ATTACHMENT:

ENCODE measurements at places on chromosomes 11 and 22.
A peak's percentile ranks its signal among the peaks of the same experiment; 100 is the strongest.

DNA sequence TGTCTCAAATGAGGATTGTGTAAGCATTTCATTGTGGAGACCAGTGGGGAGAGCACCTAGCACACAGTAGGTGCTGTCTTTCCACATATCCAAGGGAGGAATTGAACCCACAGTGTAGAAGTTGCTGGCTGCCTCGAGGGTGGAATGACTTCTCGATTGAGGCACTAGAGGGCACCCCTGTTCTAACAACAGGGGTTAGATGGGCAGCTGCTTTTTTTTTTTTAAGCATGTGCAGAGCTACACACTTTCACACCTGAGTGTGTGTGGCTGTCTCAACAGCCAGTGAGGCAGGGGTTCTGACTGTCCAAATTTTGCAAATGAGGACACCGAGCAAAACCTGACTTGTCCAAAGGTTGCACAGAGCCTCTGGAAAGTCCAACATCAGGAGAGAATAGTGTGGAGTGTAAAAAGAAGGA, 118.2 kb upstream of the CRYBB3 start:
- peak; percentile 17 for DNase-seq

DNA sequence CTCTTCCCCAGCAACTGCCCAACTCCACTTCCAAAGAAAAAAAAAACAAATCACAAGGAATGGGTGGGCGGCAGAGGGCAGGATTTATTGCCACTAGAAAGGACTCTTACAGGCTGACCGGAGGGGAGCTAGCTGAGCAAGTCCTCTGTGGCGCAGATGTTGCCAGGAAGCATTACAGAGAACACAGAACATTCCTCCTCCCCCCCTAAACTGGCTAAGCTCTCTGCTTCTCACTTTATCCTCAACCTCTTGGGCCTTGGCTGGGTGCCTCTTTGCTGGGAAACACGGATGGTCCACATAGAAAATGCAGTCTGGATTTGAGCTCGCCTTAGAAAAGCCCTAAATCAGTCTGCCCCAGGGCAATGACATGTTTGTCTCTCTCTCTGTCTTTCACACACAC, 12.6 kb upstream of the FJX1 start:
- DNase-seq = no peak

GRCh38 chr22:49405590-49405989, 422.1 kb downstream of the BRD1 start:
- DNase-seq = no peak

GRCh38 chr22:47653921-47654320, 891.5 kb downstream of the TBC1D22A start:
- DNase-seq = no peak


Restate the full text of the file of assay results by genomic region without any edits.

ENCODE measurements at places on chromosomes 11 and 22.
A peak's percentile ranks its signal among the peaks of the same experiment; 100 is the strongest.

DNA sequence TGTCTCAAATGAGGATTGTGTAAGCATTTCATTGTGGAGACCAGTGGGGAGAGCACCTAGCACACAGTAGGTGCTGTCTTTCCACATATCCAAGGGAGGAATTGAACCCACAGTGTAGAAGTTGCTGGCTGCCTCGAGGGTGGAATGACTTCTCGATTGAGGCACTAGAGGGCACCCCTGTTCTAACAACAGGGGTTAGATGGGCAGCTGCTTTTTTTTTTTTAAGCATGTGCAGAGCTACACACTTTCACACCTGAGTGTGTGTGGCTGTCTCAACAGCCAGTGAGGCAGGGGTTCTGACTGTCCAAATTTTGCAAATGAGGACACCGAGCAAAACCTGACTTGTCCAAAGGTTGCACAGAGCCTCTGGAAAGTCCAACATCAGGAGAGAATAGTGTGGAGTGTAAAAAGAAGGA, 118.2 kb upstream of the CRYBB3 start:
- peak; percentile 17 for DNase-seq

DNA sequence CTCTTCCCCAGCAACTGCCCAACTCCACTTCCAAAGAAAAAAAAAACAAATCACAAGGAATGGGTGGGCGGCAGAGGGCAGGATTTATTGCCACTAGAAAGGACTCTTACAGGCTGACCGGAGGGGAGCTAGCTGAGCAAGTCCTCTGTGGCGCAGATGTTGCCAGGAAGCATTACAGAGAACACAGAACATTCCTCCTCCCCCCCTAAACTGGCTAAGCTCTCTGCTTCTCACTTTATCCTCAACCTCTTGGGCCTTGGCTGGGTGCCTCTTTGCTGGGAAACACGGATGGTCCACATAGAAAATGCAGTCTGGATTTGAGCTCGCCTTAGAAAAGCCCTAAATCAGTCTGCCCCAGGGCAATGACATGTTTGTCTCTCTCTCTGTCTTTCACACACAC, 12.6 kb upstream of the FJX1 start:
- DNase-seq = no peak

GRCh38 chr22:49405590-49405989, 422.1 kb downstream of the BRD1 start:
- DNase-seq = no peak

GRCh38 chr22:47653921-47654320, 891.5 kb downstream of the TBC1D22A start:
- DNase-seq = no peak